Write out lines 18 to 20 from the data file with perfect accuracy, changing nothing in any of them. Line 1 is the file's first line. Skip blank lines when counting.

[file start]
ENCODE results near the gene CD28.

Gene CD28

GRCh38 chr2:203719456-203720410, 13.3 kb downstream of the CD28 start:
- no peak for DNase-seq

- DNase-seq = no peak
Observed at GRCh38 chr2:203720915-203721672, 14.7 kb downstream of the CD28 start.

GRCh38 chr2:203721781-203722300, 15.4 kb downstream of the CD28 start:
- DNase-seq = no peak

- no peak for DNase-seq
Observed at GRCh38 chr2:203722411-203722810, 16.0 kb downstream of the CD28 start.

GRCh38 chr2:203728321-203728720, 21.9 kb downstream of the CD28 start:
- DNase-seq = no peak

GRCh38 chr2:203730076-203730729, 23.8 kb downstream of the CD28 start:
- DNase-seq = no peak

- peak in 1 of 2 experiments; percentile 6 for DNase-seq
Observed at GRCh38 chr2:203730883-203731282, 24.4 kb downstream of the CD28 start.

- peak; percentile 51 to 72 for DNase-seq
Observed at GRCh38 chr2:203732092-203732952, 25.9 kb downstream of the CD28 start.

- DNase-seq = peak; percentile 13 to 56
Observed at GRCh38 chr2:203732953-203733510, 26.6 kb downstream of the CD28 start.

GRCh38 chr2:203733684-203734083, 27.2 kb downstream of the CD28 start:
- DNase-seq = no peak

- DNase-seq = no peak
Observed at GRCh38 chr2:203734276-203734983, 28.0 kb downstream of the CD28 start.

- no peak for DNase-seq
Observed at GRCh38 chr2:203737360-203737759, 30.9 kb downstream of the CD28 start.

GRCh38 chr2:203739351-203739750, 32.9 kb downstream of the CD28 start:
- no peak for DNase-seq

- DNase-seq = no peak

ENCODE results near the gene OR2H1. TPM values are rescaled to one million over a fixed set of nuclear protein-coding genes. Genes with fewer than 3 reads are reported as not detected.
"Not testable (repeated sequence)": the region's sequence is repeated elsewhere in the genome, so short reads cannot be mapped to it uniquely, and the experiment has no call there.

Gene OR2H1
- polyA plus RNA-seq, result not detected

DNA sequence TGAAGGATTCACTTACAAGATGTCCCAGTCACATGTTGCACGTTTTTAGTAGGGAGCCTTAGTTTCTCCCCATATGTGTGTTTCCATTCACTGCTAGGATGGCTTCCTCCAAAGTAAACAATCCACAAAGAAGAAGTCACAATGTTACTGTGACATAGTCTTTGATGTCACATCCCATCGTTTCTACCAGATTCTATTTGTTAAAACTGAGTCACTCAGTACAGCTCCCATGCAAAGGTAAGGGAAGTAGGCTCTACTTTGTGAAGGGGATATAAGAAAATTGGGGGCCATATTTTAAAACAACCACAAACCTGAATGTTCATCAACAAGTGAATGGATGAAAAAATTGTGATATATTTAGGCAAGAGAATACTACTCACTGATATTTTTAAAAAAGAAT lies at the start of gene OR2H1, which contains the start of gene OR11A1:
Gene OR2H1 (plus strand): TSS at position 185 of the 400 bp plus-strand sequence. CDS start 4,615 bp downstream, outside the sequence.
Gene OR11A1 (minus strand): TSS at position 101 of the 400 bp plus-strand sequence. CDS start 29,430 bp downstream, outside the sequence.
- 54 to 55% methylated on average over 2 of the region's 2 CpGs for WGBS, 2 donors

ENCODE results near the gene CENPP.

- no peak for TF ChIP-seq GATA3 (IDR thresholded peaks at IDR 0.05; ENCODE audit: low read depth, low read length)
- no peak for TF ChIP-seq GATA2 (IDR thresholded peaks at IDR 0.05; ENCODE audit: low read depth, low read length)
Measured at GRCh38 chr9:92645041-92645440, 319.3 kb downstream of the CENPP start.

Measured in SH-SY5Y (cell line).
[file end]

Observed at GRCh38 chr2:203732092-203732952, 25.9 kb downstream of the CD28 start.

- DNase-seq = peak; percentile 13 to 56
Observed at GRCh38 chr2:203732953-203733510, 26.6 kb downstream of the CD28 start.